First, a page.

“Country Gardens” is the best-known work of the Australian-born American composer, arranger, and pianist Percy Grainger. Its score bears this note: "Birthday-gift, Mother, July 3, 1918." Grainger’s mother Rose was responsible for his excellent early musical training.
In 1918, Grainger arranged a folk tune given to him in 1908 by Cecil Sharp, a major figure in the folklore revival in England. Grainger titled his arrangement “Country Gardens,” and it went over so well at his recitals that Grainger decided to have it published.
It was a big hit and broke sales records. In fact, until his death in 1961, its sales generated a significant portion of Grainger’s annual income. Like other composers with a mega-hit, Grainger came to resent being known for just one tune and would say to audiences: “The typical English country garden is not often used to grow flowers. It’s more likely to be a vegetable plot. So you can think of turnips as I play it”.
In 1931, “Country Gardens” was arranged for wind band by someone other than Grainger, but around 1950, at the special request of a Detroit band director, Grainger prepared his own wind band arrangement, which likewise became a hit.
Music Played in Today's Program
Percy Grainger Country Gardens Royal Northern College of Music Wind Orchestra;Timothy Reynish Chandos 9549
On This Day
1854 - Czech composer Leo Janácek, in Hukvaldy, Moravia
1878 - American song composer George M. Cohan, in Providence, R.I.; He mistakenly believed he was "born on the Fourth of July" as his popular song "I'm a Yankee Doodle Dandy" states; In 1978 the centennial of his birth was honored with a U.S. postage stamp issued on this date
1879 - French composer and conductor Philippe Gaubert, in Cahors
1901 - American composer and American folksong compiler, Ruth Crawford (Seeger), in East Liverpool, Ohio; She was the second wife of the eminent American composer and ethnomusicologist, Charles Seeger (1886-1979); Charles Seeger's son by his first marriage became the famous American folksinger, Pete Seeger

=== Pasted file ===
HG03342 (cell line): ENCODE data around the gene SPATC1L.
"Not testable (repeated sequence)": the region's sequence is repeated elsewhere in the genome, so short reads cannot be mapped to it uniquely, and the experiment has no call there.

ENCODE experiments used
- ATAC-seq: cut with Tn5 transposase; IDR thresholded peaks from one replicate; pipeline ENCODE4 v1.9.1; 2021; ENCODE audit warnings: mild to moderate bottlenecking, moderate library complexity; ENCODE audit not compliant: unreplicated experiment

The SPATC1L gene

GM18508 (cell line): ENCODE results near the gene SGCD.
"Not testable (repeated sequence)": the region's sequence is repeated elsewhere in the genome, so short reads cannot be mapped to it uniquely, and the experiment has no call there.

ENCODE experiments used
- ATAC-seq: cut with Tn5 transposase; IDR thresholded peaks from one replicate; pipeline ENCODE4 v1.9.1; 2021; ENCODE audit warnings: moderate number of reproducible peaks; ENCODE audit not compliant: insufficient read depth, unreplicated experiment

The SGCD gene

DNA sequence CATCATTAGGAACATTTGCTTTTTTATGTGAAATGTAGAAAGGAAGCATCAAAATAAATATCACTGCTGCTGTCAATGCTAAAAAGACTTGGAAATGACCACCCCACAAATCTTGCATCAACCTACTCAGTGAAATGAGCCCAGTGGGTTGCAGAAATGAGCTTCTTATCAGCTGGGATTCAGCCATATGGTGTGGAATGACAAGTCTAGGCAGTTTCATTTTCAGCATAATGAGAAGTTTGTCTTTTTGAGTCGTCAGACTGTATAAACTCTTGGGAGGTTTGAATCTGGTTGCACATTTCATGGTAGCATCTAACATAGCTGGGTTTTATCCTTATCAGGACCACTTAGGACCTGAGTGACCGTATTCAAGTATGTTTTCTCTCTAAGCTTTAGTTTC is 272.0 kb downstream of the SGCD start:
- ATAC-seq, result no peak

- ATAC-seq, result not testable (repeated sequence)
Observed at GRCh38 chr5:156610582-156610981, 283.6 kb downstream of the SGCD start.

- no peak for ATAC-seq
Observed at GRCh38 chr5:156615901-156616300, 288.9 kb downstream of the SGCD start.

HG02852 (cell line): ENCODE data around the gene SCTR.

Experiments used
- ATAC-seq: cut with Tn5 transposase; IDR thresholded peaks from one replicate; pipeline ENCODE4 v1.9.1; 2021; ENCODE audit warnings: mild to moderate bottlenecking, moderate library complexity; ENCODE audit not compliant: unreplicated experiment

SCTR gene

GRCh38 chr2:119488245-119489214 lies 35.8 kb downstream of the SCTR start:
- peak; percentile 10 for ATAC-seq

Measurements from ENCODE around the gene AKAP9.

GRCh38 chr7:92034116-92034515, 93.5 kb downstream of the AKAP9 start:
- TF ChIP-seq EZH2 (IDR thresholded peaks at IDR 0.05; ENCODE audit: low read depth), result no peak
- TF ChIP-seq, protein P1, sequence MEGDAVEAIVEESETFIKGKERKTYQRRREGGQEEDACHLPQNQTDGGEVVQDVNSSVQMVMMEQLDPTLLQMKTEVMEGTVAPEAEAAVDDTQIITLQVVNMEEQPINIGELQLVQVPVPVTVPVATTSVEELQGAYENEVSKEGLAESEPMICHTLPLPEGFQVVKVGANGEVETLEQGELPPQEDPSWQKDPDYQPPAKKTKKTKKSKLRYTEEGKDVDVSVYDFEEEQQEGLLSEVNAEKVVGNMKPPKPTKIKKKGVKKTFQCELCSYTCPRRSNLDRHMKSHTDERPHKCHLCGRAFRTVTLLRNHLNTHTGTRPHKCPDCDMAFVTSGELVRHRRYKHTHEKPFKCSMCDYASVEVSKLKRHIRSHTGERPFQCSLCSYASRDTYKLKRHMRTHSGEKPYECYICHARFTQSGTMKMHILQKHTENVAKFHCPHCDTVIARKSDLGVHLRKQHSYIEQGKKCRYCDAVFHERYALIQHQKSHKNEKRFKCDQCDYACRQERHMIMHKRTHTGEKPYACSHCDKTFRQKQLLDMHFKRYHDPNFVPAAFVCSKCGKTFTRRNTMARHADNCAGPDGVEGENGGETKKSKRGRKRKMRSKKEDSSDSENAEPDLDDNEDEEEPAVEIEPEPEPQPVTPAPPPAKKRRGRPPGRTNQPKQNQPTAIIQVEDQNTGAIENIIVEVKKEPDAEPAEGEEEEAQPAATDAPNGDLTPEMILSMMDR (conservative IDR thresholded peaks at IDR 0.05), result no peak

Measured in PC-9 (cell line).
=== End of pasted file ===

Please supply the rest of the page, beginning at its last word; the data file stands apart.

1926 - American composer Meyer Kupferman, in New York City
1966 - American composer, writer, and broadcaster, Deems Taylor, age 80, in New York City; For many years he was a broadcast commentator for the national broadcasts of both the New York Philharmonic and the Metropolitan Opera (Two of his operas were staged at the Met); In 1967, the American Society of Composers, Authors and Publishers (ASCAP) established the Deems Taylor Awards for excellence in the fields of music criticism, journalism, and broadcasting; Composers Datebook won a Deems Taylor Award in 2000
1998 - English romantic composer George Lloyd, age 85
1944 - Robert Wright & George Forest: musical "The Song of Norway" (based on the music of Norwegian composer Edward Grieg), during trial run in San Francisco; The musical opened in New York on August 21, 1944
1964 - Robert Ward: opera, "The Lady From Colorado," in Central City, Colorado;
1967 - Havergal Brian: Symphony No. 4 ("Das Siegeslied") in London; This symphony was composed in 1929
1976 - Hovhaness: Violin Concerto ("Ode to Freedom") at Wolf Trap, with André Kostelanetz conducting and Yehudi Menuhin the soloist.
1848 - American music publisher Theodore Presser is born in Pittsburgh; In 1883 he founded in Philadelphia the famous music monthly, "The Etude" (which discontinued publication in 1957), and shortly thereafter the Philadelphia-based Presser music publishing firm; He was also a co-founder of the Music Teachers National Association
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About Composers Datebook®
Host John Birge presents a daily snapshot of composers past and present, with timely information, intriguing musical events and appropriate, accessible music related to each.
He has been hosting, producing and performing classical music for more than 25 years. Since 1997, he has been hosting on Minnesota Public Radio's Classical Music Service. He played French horn for the Cincinnati Symphony and Pops Orchestra and performed with them on their centennial tour of Europe in 1995. He was trained at the Cincinnati College-Conservatory of Music, Eastman School of Music and Interlochen Arts Academy.